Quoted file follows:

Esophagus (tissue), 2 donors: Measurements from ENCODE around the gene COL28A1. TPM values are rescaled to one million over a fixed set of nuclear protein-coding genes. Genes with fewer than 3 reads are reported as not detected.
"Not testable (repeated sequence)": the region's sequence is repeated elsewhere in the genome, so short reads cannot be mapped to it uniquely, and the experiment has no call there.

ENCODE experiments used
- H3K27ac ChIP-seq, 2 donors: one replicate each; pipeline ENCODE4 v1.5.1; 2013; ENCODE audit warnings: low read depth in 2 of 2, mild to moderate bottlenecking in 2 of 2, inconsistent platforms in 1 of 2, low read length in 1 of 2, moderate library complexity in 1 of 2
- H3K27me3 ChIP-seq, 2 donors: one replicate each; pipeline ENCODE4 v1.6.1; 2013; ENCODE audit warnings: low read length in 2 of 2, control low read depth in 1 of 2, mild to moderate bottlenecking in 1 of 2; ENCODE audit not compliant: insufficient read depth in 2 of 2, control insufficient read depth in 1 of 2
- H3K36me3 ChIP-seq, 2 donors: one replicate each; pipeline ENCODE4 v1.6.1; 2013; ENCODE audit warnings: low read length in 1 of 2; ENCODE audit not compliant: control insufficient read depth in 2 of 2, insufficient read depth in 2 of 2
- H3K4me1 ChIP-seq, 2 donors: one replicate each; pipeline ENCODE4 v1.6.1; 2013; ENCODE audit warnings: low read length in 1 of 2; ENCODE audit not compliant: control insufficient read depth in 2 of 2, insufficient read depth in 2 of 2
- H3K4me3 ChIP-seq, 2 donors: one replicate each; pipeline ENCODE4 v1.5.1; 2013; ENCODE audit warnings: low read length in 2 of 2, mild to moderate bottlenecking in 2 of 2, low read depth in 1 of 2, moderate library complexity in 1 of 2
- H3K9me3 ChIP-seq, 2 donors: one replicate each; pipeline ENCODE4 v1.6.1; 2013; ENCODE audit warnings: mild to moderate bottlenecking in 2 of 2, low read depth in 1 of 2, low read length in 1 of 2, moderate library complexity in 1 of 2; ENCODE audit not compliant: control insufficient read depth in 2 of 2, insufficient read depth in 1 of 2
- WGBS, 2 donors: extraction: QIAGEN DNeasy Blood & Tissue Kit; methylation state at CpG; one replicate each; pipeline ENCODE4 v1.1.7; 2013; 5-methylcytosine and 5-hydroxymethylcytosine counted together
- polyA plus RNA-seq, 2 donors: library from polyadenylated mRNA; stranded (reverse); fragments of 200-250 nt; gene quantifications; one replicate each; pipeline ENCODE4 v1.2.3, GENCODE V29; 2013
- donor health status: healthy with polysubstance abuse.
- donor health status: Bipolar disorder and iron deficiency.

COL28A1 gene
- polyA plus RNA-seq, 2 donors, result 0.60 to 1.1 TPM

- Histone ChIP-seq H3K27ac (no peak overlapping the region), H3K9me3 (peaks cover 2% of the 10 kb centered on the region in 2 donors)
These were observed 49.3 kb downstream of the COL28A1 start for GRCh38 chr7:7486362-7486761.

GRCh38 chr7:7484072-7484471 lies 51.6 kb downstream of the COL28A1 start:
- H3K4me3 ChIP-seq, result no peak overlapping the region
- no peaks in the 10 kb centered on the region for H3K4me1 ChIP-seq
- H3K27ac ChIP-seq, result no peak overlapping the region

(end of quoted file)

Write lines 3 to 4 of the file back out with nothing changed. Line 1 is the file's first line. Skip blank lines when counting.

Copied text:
ENCODE experiments used
- H3K27ac ChIP-seq, 2 donors: one replicate each; pipeline ENCODE4 v1.5.1; 2013; ENCODE audit warnings: low read depth in 2 of 2, mild to moderate bottlenecking in 2 of 2, inconsistent platforms in 1 of 2, low read length in 1 of 2, moderate library complexity in 1 of 2